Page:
Growth Continues to Slow for Admiral

LONDON -- Admiral Group (ISE: ADM.L) is feeling the pressure from competition, as turnover grew 6% despite an 11% increase in vehicles insured. More importantly, a higher rate of accident claims continues to weigh on profitability as the group's combined ratio (the percentage of revenue that goes toward paying claims and administering policies -- an industry metric for measuring profitability) climbed to 95.2% from 94.2% a year ago, though it was down from 95.7% for all of 2011.

The good news for income investors, however, was the 15% increase in the interim dividend to 45.1 pence, providing a trailing yield of 6.9% while the City's estimated forward yield is 7.2%.

The good times are gone
The combination of increasing regulatory review, political pressures, and newly invigorated competition are taking their toll on Admiral and its once-astounding growth. Management as much as admitted the going would be tougher from now on in its commentary.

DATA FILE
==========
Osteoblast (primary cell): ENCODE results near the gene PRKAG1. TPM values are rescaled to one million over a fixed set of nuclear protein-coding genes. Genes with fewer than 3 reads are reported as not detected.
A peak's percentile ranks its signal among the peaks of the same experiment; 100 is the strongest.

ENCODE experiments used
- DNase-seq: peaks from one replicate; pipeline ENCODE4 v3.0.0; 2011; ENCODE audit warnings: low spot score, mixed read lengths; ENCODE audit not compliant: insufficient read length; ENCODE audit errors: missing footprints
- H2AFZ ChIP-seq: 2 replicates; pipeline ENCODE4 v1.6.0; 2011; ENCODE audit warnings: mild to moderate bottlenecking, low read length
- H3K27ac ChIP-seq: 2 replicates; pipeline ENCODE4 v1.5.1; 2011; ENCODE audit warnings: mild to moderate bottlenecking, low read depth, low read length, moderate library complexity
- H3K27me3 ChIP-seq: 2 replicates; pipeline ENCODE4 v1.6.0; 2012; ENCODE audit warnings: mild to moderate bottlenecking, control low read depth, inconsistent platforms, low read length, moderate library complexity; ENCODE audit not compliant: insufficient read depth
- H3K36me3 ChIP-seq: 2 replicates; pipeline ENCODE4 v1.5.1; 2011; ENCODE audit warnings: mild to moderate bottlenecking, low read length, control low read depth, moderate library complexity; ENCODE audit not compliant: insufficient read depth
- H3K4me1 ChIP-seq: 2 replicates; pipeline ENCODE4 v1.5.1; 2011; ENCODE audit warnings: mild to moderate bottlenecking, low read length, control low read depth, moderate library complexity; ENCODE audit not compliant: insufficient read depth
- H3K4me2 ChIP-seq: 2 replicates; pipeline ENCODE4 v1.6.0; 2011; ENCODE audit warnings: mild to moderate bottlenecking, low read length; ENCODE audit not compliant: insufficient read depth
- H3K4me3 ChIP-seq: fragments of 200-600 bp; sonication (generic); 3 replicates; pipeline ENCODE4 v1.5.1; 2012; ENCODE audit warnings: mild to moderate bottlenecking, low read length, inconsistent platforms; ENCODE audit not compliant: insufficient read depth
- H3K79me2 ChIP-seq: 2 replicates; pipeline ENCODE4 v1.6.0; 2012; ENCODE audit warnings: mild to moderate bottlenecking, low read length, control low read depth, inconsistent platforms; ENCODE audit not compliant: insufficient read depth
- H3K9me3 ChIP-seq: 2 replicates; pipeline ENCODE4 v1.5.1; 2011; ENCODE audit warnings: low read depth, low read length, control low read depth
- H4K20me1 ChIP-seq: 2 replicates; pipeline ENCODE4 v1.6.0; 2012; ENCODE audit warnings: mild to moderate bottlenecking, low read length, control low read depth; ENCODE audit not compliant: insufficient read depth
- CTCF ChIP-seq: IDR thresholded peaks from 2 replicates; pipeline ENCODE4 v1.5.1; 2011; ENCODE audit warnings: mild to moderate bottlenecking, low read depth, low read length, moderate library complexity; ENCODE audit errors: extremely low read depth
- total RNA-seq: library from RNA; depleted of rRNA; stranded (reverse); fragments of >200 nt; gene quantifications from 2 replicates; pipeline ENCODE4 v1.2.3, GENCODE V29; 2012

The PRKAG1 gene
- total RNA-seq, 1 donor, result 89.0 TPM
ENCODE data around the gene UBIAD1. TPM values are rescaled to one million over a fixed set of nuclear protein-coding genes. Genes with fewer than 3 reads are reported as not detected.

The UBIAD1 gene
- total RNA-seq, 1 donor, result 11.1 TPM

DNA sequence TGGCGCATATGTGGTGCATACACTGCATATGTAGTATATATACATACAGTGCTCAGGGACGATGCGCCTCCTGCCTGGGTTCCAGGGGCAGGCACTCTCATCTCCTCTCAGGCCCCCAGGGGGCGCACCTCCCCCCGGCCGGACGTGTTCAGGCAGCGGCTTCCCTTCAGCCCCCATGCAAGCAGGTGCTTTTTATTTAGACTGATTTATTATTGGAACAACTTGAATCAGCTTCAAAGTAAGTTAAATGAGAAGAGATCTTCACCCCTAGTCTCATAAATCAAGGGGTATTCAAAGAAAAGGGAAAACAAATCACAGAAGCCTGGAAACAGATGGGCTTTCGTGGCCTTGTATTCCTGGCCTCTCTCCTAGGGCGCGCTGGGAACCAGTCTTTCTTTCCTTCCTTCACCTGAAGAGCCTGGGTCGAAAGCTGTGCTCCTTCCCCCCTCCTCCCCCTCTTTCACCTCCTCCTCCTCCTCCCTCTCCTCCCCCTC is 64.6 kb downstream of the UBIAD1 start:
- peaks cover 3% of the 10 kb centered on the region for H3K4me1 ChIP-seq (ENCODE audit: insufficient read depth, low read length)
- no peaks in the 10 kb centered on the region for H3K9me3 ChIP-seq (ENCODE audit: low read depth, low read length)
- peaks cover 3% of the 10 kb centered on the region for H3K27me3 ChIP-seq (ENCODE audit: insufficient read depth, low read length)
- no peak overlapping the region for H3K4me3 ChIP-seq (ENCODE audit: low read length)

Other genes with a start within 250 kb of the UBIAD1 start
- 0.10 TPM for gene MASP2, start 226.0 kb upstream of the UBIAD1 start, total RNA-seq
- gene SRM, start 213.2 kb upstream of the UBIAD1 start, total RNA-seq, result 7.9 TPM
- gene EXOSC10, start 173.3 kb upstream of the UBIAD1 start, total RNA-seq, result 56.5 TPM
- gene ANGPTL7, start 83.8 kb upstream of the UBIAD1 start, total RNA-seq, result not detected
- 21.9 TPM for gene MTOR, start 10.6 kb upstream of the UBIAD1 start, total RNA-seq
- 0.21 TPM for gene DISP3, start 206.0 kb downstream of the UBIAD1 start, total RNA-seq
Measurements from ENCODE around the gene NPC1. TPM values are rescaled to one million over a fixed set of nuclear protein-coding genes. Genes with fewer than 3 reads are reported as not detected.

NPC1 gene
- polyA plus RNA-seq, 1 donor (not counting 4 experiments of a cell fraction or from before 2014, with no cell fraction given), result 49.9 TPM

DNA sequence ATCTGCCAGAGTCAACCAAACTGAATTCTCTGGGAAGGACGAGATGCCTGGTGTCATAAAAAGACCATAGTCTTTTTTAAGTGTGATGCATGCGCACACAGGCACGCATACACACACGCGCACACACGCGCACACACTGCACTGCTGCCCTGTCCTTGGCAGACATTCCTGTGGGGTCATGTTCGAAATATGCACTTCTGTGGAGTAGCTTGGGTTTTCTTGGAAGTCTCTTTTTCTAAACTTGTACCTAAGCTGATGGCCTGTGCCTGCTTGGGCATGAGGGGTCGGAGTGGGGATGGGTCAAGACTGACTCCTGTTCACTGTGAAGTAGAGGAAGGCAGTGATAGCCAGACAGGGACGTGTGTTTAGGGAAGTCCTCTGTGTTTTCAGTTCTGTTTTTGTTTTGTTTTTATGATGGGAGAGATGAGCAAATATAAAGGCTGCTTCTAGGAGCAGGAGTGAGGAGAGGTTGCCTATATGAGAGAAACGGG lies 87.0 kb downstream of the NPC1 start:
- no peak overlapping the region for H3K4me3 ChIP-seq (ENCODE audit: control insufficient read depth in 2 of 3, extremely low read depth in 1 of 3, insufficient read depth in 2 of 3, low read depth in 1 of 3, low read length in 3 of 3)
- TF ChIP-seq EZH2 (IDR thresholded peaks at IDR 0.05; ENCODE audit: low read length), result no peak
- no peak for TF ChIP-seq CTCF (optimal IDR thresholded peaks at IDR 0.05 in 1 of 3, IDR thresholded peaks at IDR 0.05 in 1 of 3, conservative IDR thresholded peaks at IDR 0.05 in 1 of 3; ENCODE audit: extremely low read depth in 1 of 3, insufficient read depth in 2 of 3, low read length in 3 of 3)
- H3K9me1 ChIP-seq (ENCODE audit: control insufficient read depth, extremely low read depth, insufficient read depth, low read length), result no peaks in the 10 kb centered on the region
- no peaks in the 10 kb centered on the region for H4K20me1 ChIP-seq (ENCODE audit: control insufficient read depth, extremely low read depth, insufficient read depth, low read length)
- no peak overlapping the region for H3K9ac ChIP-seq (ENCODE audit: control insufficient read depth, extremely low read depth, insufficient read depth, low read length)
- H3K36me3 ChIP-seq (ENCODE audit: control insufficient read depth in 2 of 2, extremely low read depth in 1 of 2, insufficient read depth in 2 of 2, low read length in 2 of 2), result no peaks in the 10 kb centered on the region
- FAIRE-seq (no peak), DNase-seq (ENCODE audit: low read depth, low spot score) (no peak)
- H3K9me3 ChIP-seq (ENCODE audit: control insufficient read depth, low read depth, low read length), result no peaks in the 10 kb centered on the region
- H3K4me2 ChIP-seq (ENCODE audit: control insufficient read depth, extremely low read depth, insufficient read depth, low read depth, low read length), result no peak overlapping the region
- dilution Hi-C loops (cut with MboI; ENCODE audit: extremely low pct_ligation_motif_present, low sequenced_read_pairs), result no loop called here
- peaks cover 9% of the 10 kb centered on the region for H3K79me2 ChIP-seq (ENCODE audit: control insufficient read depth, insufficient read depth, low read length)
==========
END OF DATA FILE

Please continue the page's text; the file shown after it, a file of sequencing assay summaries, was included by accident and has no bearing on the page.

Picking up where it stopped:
After favourable conditions during 2010 and the first half of 2011 in the Group's core UK Car Insurance market, there has been a marked change in 2012, with premium rates falling and competitors seeking to add market share. In this environment it was appropriate to moderate the rate of growth in the UK, leading to a year-on-year increase in vehicles of 7% to just over three million.

The competitive marketplace forced competitor RSA Insurance (ISE: RSA.L) to dramatically scale back its motor insurance operations, and the company recently reported a 19% drop in its UK Motor premiums as it trimmed unwanted policies. The focus on business that actually brings a profit helped the group record its first underwriting profit in four years, but helps illustrate the state of the auto insurance market here in the U.K.

Despite the challenging environment, Admiral's shares have recovered from the massive sell-off seen last November. There were fears that the company's rapid growth from 2009 to 2011 had been achieved at the cost of responsible underwriting, and future profitability sent the shares down 26% in one day.

However, it appears the growth that once enticed investors to bid Admiral shares up to a price-to-earnings ratio over 20 is likely over. Growth will likely be driven by the company's currently unprofitable international operations as I expect gaining market share in the U.K. will be tougher going forward and the balance between growth and profitability will be management's challenge in years to come.

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